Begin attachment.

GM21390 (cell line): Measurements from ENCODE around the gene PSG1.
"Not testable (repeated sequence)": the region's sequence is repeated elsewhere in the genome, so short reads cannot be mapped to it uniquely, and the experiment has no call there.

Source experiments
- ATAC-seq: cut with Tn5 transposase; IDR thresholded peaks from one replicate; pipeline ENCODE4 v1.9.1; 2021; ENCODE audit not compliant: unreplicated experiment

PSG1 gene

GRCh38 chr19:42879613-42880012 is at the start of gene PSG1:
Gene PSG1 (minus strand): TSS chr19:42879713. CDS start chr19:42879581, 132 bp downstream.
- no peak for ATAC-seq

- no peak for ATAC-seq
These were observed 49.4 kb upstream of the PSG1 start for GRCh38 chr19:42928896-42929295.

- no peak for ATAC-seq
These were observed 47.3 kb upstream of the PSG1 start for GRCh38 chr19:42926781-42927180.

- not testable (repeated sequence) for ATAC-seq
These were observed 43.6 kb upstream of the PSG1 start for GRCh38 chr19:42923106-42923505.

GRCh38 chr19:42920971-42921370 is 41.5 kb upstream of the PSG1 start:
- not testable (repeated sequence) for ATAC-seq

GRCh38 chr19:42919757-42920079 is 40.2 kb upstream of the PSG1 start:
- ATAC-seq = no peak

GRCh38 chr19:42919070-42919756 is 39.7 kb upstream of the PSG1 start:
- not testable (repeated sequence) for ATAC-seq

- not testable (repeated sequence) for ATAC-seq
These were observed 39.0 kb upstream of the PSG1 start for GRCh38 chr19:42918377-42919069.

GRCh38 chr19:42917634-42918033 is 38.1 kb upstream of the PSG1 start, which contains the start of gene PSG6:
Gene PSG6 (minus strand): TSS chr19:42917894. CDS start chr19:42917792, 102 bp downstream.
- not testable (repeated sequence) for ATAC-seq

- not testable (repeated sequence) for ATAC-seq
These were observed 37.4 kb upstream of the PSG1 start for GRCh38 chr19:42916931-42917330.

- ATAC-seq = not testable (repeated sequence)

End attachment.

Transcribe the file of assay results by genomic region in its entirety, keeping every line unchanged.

GM21390 (cell line): Measurements from ENCODE around the gene PSG1.
"Not testable (repeated sequence)": the region's sequence is repeated elsewhere in the genome, so short reads cannot be mapped to it uniquely, and the experiment has no call there.

Source experiments
- ATAC-seq: cut with Tn5 transposase; IDR thresholded peaks from one replicate; pipeline ENCODE4 v1.9.1; 2021; ENCODE audit not compliant: unreplicated experiment

PSG1 gene

GRCh38 chr19:42879613-42880012 is at the start of gene PSG1:
Gene PSG1 (minus strand): TSS chr19:42879713. CDS start chr19:42879581, 132 bp downstream.
- no peak for ATAC-seq

- no peak for ATAC-seq
These were observed 49.4 kb upstream of the PSG1 start for GRCh38 chr19:42928896-42929295.

- no peak for ATAC-seq
These were observed 47.3 kb upstream of the PSG1 start for GRCh38 chr19:42926781-42927180.

- not testable (repeated sequence) for ATAC-seq
These were observed 43.6 kb upstream of the PSG1 start for GRCh38 chr19:42923106-42923505.

GRCh38 chr19:42920971-42921370 is 41.5 kb upstream of the PSG1 start:
- not testable (repeated sequence) for ATAC-seq

GRCh38 chr19:42919757-42920079 is 40.2 kb upstream of the PSG1 start:
- ATAC-seq = no peak

GRCh38 chr19:42919070-42919756 is 39.7 kb upstream of the PSG1 start:
- not testable (repeated sequence) for ATAC-seq

- not testable (repeated sequence) for ATAC-seq
These were observed 39.0 kb upstream of the PSG1 start for GRCh38 chr19:42918377-42919069.

GRCh38 chr19:42917634-42918033 is 38.1 kb upstream of the PSG1 start, which contains the start of gene PSG6:
Gene PSG6 (minus strand): TSS chr19:42917894. CDS start chr19:42917792, 102 bp downstream.
- not testable (repeated sequence) for ATAC-seq

- not testable (repeated sequence) for ATAC-seq
These were observed 37.4 kb upstream of the PSG1 start for GRCh38 chr19:42916931-42917330.

- ATAC-seq = not testable (repeated sequence)